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Br J Surg. 2015 Aug;102(9):1037-47. doi: 10.1002/bjs.9808. Epub 2015 Jun 3.

Systematic review of intervention design and delivery in pragmatic and explanatory surgical randomized clinical trials.

Author information

1
Centre for Surgical Research, School of Social and Community Medicine, University of Bristol, Bristol, UK.
2
Division of Surgery, Head and Neck, University Hospitals Bristol NHS Foundation Trust, Bristol Royal Infirmary, Bristol, UK.
3
Department of Surgery, University Hospitals of Leicester NHS Trust, Leicester Royal Infirmary, Leicester, UK.
4
Department of Surgery and Cancer, Imperial College London, London, UK.
5
National Institute for Health Research Pancreas Biomedical Research Unit, Royal Liverpool and Broadgreen University Hospital and University of Liverpool, Liverpool, UK.
6
Centre for Statistics in Medicine, Nuffield Department of Orthopaedics, Rheumatology and Musculoskeletal Sciences, University of Oxford, Oxford, UK.

Abstract

BACKGROUND:

Surgical interventions are complex, with multiple components that require consideration in trial reporting. This review examines the reporting of details of surgical interventions in randomized clinical trials (RCTs) within the context of explanatory and pragmatic study designs.

METHODS:

Systematic searches identified RCTs of surgical interventions published in 2010 and 2011. Included studies were categorized as predominantly explanatory or pragmatic. The extent of intervention details in the reports were compared with the CONSORT statement for reporting trials of non-pharmacological treatments (CONSORT-NPT). CONSORT-NPT recommends reporting the descriptions of surgical interventions, whether they were standardized and adhered to (items 4a, 4b and 4c). Reporting of the context of intervention delivery (items 3 and 15) and operator expertise (item 15) were assessed.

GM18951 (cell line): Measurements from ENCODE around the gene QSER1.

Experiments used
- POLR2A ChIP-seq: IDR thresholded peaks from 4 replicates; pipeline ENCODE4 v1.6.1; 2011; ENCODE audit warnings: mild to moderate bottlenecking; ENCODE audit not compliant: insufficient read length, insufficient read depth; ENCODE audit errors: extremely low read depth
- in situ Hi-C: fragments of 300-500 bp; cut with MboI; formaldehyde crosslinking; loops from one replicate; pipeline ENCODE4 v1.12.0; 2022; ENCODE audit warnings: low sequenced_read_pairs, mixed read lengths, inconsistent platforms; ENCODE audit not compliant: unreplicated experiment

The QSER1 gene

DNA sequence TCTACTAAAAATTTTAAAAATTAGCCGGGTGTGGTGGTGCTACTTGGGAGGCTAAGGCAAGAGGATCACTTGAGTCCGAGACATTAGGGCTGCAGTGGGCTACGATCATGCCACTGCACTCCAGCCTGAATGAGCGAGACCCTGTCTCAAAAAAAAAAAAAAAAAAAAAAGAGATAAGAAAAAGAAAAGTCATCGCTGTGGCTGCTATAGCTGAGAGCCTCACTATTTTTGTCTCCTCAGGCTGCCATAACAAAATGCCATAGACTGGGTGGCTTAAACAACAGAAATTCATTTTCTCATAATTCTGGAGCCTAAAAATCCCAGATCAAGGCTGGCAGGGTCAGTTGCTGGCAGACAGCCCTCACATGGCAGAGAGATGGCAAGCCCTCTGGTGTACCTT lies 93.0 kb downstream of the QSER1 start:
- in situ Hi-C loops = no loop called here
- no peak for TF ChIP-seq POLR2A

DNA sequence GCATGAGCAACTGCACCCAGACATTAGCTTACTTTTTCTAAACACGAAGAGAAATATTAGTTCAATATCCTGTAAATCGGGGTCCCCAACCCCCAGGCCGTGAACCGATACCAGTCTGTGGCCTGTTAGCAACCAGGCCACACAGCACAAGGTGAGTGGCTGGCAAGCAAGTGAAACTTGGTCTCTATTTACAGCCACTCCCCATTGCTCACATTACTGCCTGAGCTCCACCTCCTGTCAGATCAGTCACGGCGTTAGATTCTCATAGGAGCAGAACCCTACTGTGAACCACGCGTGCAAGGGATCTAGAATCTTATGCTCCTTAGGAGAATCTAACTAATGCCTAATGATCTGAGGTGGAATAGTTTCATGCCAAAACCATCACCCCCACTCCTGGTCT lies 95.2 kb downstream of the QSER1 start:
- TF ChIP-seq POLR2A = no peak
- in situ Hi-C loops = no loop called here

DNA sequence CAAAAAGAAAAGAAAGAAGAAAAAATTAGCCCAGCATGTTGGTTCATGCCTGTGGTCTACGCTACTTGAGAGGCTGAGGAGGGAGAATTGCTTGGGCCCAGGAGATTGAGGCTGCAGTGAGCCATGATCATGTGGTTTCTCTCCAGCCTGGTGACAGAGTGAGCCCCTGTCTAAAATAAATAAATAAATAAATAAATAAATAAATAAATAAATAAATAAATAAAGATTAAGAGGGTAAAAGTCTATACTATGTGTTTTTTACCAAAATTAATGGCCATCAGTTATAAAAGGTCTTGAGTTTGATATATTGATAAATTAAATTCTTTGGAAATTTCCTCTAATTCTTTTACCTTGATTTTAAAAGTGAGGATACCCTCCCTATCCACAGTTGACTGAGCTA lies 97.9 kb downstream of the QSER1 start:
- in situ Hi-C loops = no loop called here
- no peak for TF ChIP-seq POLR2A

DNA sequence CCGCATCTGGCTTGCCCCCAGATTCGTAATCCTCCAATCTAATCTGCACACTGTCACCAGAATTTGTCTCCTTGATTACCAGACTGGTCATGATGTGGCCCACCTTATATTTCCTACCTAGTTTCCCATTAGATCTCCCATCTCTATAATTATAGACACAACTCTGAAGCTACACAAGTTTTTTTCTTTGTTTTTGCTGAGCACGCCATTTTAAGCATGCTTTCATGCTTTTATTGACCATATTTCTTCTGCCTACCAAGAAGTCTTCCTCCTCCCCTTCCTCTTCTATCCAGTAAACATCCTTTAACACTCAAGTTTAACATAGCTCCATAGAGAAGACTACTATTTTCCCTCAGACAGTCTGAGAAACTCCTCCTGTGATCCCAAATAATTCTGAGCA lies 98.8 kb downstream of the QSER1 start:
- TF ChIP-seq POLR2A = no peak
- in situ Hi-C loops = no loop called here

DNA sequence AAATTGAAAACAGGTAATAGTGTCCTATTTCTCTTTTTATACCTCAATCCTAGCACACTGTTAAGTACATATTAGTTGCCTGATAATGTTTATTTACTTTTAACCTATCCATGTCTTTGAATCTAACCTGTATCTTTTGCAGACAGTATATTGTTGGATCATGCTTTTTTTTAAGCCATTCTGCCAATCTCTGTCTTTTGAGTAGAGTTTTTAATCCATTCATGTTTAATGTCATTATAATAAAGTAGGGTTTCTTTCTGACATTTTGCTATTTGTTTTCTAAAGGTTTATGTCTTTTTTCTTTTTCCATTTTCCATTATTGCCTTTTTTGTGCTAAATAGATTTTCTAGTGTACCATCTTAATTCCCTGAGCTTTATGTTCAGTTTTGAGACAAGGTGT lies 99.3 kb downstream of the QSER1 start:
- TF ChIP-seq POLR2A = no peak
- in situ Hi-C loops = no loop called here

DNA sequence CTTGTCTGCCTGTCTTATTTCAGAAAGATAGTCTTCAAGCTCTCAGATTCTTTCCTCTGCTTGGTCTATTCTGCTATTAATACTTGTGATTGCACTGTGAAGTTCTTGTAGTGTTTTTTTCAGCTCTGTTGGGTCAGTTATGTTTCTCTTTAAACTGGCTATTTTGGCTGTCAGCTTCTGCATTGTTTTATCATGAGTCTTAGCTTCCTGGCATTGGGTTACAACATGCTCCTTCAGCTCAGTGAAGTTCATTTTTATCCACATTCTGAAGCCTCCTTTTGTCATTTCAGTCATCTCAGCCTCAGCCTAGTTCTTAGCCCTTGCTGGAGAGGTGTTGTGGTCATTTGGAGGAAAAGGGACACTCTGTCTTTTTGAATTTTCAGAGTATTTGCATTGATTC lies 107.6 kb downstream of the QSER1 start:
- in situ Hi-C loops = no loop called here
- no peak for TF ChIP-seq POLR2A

RESULTS:

Of 4541 abstracts and 131 full-text articles, 80 were included (of which 39 were classified as predominantly pragmatic), reporting 160 interventions. Descriptions of 129 interventions (80.6 per cent) were provided. Standardization was mentioned for 47 (29.4 per cent) of the 160 interventions, and 22 articles (28 per cent) reported measurement of adherence to at least one aspect of the intervention. Seventy-one papers (89 per cent) provided some information about context. For one-third of interventions (55, 34.4 per cent), some data were provided regarding the expertise of personnel involved. Reporting standards were similar in trials classified as pragmatic or explanatory.

CONCLUSION:

The lack of detail in trial reports about surgical interventions creates difficulties in understanding which operations were actually evaluated. Methods for designing and reporting surgical interventions in RCTs, contributing to the quality of the overall study design, are required. This should allow better implementation of trial results into practice.

PMID:
26041565
DOI:
10.1002/bjs.9808
[Indexed for MEDLINE]

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